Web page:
This week we have the ‘Artists at home’ event where artists open up their homes to the public, show their works to the world and make sales and new friends. I visited local artists, Kate and Jonathan, who make exquisitely detailed prints which are transferred on to paper, cloth, china ware and books. They use box wood which can take fine work and use a very old and heavy press to imprint their designs on paper. The work is slow, methodical and painstaking. The materials are sourced locally or regionally. This is a photograph of Jonathan showing his press. Such slow art is therapeutic for both the artist and the buyer, not to mention the spectator. As I stood in the studio, fast RAF jets flew overhead with a roar, celebrating the birthday of the Her Majesty the Queen- contrasting with the tranquility of the slow and quiet work of the artists below. I bought one of their lovely china cups to remind myself of the value of slow art while drinking tea from it.
With my own creative work, I spend a long time contemplating what I am going to do- this I do while I am cooking or cleaning, a sort of meditation cum thought process. The slowness of our minds helps to unblock the creativity of our hearts and what we tend to produce is much finer and introspective. So how can we produce slow art?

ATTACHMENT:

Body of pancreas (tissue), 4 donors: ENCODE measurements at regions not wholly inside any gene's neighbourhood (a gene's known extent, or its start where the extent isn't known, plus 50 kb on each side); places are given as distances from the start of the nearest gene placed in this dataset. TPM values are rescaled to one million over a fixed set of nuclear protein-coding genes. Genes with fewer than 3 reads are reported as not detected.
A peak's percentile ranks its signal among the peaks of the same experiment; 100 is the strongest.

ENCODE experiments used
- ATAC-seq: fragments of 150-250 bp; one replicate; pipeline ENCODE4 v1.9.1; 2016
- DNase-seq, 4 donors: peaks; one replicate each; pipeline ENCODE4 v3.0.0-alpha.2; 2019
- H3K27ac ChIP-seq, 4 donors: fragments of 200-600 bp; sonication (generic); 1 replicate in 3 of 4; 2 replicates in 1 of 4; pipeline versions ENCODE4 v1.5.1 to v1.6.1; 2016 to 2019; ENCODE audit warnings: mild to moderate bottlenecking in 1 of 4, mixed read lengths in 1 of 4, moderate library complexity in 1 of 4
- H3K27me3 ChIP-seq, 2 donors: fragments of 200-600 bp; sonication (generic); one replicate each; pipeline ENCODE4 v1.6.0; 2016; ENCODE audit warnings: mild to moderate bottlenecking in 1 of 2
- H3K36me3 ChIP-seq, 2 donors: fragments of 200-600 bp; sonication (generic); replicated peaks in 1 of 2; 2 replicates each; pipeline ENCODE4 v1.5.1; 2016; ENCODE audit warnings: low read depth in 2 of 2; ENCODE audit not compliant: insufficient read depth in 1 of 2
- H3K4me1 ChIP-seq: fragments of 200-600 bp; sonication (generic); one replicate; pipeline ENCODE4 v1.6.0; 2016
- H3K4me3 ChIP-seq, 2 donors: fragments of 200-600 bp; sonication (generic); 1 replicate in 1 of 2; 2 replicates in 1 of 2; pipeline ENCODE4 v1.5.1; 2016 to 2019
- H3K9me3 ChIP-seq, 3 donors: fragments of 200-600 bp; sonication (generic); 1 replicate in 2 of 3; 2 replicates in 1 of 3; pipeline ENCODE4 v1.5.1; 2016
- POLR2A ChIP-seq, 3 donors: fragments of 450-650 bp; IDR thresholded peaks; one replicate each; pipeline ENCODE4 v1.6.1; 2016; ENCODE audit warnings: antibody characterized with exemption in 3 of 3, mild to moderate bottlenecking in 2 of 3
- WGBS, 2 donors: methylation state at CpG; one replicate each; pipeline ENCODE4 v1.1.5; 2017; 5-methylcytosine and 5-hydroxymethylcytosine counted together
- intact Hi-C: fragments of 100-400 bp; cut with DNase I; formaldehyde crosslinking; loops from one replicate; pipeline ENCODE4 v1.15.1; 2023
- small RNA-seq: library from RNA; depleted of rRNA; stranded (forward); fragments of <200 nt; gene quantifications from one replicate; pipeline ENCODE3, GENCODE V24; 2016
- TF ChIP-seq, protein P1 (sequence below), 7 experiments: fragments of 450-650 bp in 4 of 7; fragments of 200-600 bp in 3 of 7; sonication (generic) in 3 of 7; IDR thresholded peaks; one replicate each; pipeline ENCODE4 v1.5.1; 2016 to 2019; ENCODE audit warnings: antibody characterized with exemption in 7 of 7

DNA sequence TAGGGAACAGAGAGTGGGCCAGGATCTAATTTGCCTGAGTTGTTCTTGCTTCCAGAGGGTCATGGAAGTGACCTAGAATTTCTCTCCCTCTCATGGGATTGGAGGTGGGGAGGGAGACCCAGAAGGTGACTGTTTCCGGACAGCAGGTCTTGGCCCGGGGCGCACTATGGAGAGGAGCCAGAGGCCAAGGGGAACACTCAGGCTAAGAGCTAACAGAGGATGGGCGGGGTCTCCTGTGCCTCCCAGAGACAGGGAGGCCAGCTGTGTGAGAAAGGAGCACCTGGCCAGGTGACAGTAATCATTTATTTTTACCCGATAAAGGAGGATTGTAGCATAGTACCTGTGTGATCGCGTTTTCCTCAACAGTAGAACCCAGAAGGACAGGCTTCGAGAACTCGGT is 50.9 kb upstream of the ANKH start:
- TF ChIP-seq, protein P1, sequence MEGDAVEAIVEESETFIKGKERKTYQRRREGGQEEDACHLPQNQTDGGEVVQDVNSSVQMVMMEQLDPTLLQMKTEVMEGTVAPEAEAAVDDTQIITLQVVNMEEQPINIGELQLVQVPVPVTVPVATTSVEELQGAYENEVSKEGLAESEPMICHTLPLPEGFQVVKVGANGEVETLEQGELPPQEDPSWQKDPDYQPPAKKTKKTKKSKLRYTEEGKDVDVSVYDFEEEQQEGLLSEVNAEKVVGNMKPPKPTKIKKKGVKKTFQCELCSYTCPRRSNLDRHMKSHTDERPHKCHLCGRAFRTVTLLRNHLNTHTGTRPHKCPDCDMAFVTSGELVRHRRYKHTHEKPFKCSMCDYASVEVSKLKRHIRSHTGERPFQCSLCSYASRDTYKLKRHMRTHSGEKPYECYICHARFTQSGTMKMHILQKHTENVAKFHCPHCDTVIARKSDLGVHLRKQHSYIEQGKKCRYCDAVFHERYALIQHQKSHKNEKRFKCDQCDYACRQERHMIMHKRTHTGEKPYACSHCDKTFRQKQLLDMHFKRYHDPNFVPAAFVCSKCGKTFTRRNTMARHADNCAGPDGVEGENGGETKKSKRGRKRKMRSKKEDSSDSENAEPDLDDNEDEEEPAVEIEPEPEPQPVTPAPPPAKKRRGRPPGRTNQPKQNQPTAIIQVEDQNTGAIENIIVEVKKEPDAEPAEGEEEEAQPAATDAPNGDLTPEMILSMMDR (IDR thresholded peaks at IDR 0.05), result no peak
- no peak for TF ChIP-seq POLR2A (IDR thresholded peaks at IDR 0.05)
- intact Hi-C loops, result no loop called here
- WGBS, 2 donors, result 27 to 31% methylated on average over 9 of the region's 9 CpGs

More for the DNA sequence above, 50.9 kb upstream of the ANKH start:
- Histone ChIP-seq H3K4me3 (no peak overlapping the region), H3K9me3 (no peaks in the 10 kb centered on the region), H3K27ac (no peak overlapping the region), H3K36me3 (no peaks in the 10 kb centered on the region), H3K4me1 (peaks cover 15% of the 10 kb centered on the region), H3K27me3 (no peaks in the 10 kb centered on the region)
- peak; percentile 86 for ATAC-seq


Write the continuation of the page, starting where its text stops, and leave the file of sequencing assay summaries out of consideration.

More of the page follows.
1. Use your whole body– you may write with your fingers or paint with them, but to make true art, you must feel it with your whole body. Any great work of art is that which produced with both body and soul.
2. Give it enough time– I used to only give just enough time, now I double and sometimes triple the time I need to spend on creative work. If I ‘save’ time in doing so, then it is a lovely gift which I use for more creativity!
3. Do one thing at a time– Multi-tasking is a myth, not even women are good at it. Mindfulness which is part of Buddhist ways of working is about paying attention to what one is doing. So while I can just about clean and think at the same time because cleaning is not a ‘high’ skill work, I can’t listen to a fine piece of music while trying to open up my own creativity- both sets of activities compete.
So go on, try these things today if you haven’t before! And on this note, as I have now written 50 of these blogs, I am going to go slow myself and put less pressure on myself to produce a blog each day. So although I will not be publishing daily, I will continue on this creative journey by writing daily. Please stay in touch!